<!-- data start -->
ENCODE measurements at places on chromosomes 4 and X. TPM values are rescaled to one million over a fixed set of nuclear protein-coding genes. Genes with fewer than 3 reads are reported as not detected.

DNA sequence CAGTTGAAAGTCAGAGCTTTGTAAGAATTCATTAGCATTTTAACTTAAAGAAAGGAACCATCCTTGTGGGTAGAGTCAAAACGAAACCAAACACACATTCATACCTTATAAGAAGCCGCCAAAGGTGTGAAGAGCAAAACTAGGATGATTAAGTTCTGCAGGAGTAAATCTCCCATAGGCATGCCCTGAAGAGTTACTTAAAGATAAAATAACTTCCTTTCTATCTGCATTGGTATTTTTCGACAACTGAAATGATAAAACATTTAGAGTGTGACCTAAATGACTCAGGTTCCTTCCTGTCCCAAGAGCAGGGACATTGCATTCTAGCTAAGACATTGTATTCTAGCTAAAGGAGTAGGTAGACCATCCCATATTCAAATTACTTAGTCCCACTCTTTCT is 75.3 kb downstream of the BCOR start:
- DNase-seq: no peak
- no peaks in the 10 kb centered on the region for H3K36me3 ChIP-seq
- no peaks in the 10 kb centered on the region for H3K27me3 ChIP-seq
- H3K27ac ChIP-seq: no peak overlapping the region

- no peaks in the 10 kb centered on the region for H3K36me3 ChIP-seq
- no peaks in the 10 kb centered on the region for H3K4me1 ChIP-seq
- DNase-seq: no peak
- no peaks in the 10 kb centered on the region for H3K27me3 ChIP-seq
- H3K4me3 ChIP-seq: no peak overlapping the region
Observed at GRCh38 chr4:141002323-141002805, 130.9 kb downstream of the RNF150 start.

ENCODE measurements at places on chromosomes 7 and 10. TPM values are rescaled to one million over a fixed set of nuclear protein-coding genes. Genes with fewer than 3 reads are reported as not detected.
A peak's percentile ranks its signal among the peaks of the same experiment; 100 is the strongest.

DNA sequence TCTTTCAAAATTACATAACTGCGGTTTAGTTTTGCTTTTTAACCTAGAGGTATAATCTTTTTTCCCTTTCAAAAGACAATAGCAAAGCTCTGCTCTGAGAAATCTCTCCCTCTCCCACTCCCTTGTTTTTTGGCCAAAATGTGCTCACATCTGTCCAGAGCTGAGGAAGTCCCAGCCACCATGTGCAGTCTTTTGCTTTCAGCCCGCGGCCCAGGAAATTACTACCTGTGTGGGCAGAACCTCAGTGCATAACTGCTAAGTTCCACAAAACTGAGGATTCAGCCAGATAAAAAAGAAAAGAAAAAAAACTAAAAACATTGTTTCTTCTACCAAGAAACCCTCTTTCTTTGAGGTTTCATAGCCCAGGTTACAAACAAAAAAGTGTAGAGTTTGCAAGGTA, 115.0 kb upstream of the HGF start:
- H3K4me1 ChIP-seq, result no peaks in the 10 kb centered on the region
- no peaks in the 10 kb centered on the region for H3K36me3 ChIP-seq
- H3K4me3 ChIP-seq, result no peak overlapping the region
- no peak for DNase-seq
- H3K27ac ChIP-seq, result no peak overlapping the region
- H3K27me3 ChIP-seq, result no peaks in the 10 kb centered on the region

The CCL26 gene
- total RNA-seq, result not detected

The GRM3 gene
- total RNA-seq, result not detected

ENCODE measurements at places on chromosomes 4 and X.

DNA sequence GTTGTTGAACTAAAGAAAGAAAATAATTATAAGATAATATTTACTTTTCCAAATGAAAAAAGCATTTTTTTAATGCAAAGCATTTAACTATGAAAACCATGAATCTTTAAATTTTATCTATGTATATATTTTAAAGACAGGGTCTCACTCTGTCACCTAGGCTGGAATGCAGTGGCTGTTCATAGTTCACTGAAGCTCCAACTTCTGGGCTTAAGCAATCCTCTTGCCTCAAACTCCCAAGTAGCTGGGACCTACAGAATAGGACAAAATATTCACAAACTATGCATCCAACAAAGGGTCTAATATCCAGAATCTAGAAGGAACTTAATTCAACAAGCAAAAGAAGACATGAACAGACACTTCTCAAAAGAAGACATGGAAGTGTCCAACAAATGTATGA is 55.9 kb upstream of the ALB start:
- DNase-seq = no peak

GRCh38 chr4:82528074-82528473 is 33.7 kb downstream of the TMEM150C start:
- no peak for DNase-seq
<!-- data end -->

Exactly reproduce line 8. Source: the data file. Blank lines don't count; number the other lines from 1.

- no peaks in the 10 kb centered on the region for H3K4me1 ChIP-seq